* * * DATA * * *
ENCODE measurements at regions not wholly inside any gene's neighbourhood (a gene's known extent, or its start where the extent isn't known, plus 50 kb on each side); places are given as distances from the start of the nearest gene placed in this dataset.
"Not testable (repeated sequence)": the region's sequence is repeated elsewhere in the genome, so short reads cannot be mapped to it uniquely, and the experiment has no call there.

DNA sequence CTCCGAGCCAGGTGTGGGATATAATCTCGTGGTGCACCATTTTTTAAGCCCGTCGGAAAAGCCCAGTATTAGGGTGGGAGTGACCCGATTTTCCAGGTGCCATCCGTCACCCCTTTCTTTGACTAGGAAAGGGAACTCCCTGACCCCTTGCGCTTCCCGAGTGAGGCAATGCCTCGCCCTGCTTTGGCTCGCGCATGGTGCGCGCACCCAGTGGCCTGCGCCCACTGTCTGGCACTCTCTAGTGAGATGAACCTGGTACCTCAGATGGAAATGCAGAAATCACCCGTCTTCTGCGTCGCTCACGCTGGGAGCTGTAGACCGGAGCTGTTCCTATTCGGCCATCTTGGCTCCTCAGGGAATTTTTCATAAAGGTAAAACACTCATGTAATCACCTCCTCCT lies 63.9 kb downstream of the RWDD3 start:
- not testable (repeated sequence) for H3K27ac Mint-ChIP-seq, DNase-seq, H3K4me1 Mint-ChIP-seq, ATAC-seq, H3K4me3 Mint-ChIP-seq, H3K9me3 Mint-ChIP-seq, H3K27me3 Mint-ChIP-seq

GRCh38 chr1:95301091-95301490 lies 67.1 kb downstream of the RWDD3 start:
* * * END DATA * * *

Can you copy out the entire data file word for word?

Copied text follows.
ENCODE measurements at regions not wholly inside any gene's neighbourhood (a gene's known extent, or its start where the extent isn't known, plus 50 kb on each side); places are given as distances from the start of the nearest gene placed in this dataset.
"Not testable (repeated sequence)": the region's sequence is repeated elsewhere in the genome, so short reads cannot be mapped to it uniquely, and the experiment has no call there.

DNA sequence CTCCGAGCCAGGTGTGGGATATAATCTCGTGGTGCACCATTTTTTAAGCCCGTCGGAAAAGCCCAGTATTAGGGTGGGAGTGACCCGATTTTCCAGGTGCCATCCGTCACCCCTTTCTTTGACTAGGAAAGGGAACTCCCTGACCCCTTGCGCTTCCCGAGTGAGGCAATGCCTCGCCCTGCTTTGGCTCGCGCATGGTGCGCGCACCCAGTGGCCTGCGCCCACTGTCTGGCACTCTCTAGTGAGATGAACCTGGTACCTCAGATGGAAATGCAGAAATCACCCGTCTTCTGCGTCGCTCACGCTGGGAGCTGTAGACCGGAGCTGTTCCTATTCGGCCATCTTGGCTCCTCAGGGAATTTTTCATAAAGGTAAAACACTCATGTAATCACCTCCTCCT lies 63.9 kb downstream of the RWDD3 start:
- not testable (repeated sequence) for H3K27ac Mint-ChIP-seq, DNase-seq, H3K4me1 Mint-ChIP-seq, ATAC-seq, H3K4me3 Mint-ChIP-seq, H3K9me3 Mint-ChIP-seq, H3K27me3 Mint-ChIP-seq

GRCh38 chr1:95301091-95301490 lies 67.1 kb downstream of the RWDD3 start: